Thanks everyone. I’m about 12 days from surgery and starting to focus more on the experience and preparation. I’m also having trouble sleeping from worrying about things, but I’m a worrier, so nothing new there. :slight_smile:

I’ll be reading others experience on what to buy, eat, etc. I’m so glad I have access to other who have advice!
My best to all,


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Good luck Stephanie! Sending you good wishes. Please keep us posted on how your surgery goes and how you’re doing.

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It’s May 31st, isn’t it- not too long away! My second surgery is re-scheduled for 1st June, so if it goes ahead (I’m in the UK, so it could get cancelled again!) I’ll be having mine the same time. Thinking of you!

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It is! I hope you don’t get rescheduled. I know ES is not as life
threatening as other diseases, but if you’re as uncomfortable as I am, you need to get this done! Are you having internal or external? Mine is external which seems to heal faster with less complications. I’m anxious about this, but know I need the surgery, I don’t want to live like this.

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Hi, I hope your operations went well, Jules and MiniFury. I have an ENT telling me that the reason I’m losing feeling in my tongue is that a calcified stylus is lying athwart the hyperglossal nerve, and he wants to operate. But I’m not sure, assuming he’s right, about the recovery from the operation. So I’m asking you: Did your neck get sliced? Punctured? Did you need stitches? How long were you bandaged? Could you sleep? In short, how hard has the recovery been? And of course, was it worth it?

Hi Manx!
Yes, my op’s gone very well thanks- I had the first side done a year ago, and I think both surgeries went well, far easier than I expected, and this one was easier than the first. You will need to ask your doctor specific questions, as different doctors have different methods. My doctor goes in behind the ear, and just down into the neck but following the crease so it barely show, I suppose the wound’s just over 2" long. I had dissolvable stitches. The doc I saw is a skull base surgeon, so is used to operating in that area, I have seen some members’ pics where they’ve had a more obvious surgery wound across the neck, so it’s something to ask. I had a pressure bandage and a drip overnight- looked really alarming as they bandaged my whole head up, but I don’t think that’s commonly done! I stayed in one night because they put in a drip, but a lot of docs don’t do that and people can go home the same day. I had a really small dressing over the wound, but hubby took that off after a couple of days and it was fine. Once it’s healed it’s a good idea to rub some oil into it to soften it all; I still do that with the side I had done a year ago as it still seems to tighten and get uncomfortable- you can get oils specially for scars etc., Bio-oil or something like that.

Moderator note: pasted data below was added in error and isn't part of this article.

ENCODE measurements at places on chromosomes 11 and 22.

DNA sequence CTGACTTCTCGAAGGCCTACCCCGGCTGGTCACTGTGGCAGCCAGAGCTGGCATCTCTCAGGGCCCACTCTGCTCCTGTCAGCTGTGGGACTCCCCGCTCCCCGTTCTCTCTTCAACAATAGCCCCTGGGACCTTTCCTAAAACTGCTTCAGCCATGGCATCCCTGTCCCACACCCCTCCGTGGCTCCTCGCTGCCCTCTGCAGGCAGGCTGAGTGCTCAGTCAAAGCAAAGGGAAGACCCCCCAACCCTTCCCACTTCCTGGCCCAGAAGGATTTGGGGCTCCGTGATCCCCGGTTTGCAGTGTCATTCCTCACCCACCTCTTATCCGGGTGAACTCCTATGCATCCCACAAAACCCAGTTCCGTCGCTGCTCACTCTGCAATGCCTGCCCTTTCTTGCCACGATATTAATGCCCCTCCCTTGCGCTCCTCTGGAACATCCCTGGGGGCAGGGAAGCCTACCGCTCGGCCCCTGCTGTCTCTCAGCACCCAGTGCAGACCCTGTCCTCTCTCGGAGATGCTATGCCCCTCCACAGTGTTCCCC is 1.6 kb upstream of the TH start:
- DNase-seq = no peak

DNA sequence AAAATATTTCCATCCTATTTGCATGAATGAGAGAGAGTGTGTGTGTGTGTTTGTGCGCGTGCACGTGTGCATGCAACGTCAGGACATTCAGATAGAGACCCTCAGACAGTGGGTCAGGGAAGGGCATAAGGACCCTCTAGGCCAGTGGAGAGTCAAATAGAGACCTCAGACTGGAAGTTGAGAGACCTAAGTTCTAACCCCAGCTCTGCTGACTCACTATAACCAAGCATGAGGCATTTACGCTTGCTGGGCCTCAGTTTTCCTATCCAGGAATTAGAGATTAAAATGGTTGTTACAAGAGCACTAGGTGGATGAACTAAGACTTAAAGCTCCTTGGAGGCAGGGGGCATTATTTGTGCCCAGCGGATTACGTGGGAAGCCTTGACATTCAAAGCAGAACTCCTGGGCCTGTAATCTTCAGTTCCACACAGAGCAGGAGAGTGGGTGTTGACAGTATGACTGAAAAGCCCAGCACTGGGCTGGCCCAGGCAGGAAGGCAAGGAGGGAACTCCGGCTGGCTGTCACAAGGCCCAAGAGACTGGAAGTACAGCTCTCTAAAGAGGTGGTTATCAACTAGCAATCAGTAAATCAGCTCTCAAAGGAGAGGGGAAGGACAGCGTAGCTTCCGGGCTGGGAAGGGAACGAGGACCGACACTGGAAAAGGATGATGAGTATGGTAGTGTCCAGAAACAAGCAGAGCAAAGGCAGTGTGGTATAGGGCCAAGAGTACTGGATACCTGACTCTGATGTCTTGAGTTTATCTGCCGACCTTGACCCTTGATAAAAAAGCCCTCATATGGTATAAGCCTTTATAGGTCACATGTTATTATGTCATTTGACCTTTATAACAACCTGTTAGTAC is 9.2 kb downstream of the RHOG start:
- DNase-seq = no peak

Sleeping has been a bit tricky, as it can be difficult to get comfy. Like MiniFury said, a wedge pillow will keep you semi-upright and help reduce swelling, and an orthopaedic/ V shaped pillow will help so the pillow’s not pressing into the side of your neck- I’ve had to sleep like that for a couple of years now anyway, because of the symptoms from ES.
Recovery-wise, it’s best to take things easy, not to lift anything, just be sensible really. I’ve found my neck’s uncomfortable to turn, I haven’t driven yet, but I think other’s have not had that problem. I’m sure if I really had to I could! Most people have had at least a couple of week off work- I do lifting, and it’s voluntary work anyway, so I’m planning to have four weeks away to make sure I’m completely better! The worst thing for me first time was chewing, and opening my mouth far was painful, so I had lots of smoothies etc., but that’s not been a problem this time, I could eat pretty much normally right from the start.
Certainly for me it’s been well worth it. I had some scary vascular symptoms, and they’re massively better. When I look back to how ill I felt, I’m over the moon at how I feel now. But I also had Trigeminal nerve pain, and that hasn’t gone completely. It is gradually improving though, and I have some days where I don’t have it at all. It’s taken a year to improve though, so you might have to be patient- I presume that you get GPN pain?